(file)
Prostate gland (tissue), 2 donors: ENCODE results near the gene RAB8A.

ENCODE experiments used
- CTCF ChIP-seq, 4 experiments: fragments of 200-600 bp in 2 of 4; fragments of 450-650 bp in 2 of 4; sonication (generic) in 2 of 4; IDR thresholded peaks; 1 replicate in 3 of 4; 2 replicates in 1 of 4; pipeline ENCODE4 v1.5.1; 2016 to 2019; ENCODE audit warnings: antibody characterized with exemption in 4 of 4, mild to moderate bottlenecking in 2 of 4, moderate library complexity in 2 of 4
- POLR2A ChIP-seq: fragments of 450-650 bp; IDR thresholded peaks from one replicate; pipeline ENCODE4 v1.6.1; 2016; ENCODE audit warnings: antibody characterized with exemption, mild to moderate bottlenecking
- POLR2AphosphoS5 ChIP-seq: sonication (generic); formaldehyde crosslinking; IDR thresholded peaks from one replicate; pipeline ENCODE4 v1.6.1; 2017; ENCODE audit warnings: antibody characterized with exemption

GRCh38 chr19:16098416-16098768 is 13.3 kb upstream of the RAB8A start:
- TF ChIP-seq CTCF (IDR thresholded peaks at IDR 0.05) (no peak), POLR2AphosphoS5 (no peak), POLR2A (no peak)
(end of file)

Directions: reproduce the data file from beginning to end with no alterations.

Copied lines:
Prostate gland (tissue), 2 donors: ENCODE results near the gene RAB8A.

ENCODE experiments used
- CTCF ChIP-seq, 4 experiments: fragments of 200-600 bp in 2 of 4; fragments of 450-650 bp in 2 of 4; sonication (generic) in 2 of 4; IDR thresholded peaks; 1 replicate in 3 of 4; 2 replicates in 1 of 4; pipeline ENCODE4 v1.5.1; 2016 to 2019; ENCODE audit warnings: antibody characterized with exemption in 4 of 4, mild to moderate bottlenecking in 2 of 4, moderate library complexity in 2 of 4
- POLR2A ChIP-seq: fragments of 450-650 bp; IDR thresholded peaks from one replicate; pipeline ENCODE4 v1.6.1; 2016; ENCODE audit warnings: antibody characterized with exemption, mild to moderate bottlenecking
- POLR2AphosphoS5 ChIP-seq: sonication (generic); formaldehyde crosslinking; IDR thresholded peaks from one replicate; pipeline ENCODE4 v1.6.1; 2017; ENCODE audit warnings: antibody characterized with exemption

GRCh38 chr19:16098416-16098768 is 13.3 kb upstream of the RAB8A start:
- TF ChIP-seq CTCF (IDR thresholded peaks at IDR 0.05) (no peak), POLR2AphosphoS5 (no peak), POLR2A (no peak)